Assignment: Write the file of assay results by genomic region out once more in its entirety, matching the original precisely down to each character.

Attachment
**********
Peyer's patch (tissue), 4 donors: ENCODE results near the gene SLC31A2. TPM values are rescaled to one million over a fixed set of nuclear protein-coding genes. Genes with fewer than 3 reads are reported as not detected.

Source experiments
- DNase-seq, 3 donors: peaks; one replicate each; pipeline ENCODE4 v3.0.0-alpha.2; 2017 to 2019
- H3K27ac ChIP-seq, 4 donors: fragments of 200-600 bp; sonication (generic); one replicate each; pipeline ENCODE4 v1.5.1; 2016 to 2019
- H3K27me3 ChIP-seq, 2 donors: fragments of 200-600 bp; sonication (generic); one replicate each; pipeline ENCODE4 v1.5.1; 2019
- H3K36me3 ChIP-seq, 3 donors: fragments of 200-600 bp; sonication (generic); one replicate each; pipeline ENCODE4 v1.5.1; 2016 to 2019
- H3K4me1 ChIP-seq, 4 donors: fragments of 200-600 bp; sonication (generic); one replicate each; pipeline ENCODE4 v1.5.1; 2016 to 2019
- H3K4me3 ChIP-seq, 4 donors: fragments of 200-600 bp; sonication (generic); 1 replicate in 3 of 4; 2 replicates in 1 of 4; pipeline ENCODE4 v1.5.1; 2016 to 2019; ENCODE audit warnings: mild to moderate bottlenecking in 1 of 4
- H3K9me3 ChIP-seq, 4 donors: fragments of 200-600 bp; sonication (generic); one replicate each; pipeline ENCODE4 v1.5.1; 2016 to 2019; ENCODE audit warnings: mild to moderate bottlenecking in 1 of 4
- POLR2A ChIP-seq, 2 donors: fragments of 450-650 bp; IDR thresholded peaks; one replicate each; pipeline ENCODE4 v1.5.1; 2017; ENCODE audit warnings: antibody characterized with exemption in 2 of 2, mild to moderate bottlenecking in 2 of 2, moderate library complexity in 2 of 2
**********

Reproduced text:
Peyer's patch (tissue), 4 donors: ENCODE results near the gene SLC31A2. TPM values are rescaled to one million over a fixed set of nuclear protein-coding genes. Genes with fewer than 3 reads are reported as not detected.

Source experiments
- DNase-seq, 3 donors: peaks; one replicate each; pipeline ENCODE4 v3.0.0-alpha.2; 2017 to 2019
- H3K27ac ChIP-seq, 4 donors: fragments of 200-600 bp; sonication (generic); one replicate each; pipeline ENCODE4 v1.5.1; 2016 to 2019
- H3K27me3 ChIP-seq, 2 donors: fragments of 200-600 bp; sonication (generic); one replicate each; pipeline ENCODE4 v1.5.1; 2019
- H3K36me3 ChIP-seq, 3 donors: fragments of 200-600 bp; sonication (generic); one replicate each; pipeline ENCODE4 v1.5.1; 2016 to 2019
- H3K4me1 ChIP-seq, 4 donors: fragments of 200-600 bp; sonication (generic); one replicate each; pipeline ENCODE4 v1.5.1; 2016 to 2019
- H3K4me3 ChIP-seq, 4 donors: fragments of 200-600 bp; sonication (generic); 1 replicate in 3 of 4; 2 replicates in 1 of 4; pipeline ENCODE4 v1.5.1; 2016 to 2019; ENCODE audit warnings: mild to moderate bottlenecking in 1 of 4
- H3K9me3 ChIP-seq, 4 donors: fragments of 200-600 bp; sonication (generic); one replicate each; pipeline ENCODE4 v1.5.1; 2016 to 2019; ENCODE audit warnings: mild to moderate bottlenecking in 1 of 4
- POLR2A ChIP-seq, 2 donors: fragments of 450-650 bp; IDR thresholded peaks; one replicate each; pipeline ENCODE4 v1.5.1; 2017; ENCODE audit warnings: antibody characterized with exemption in 2 of 2, mild to moderate bottlenecking in 2 of 2, moderate library complexity in 2 of 2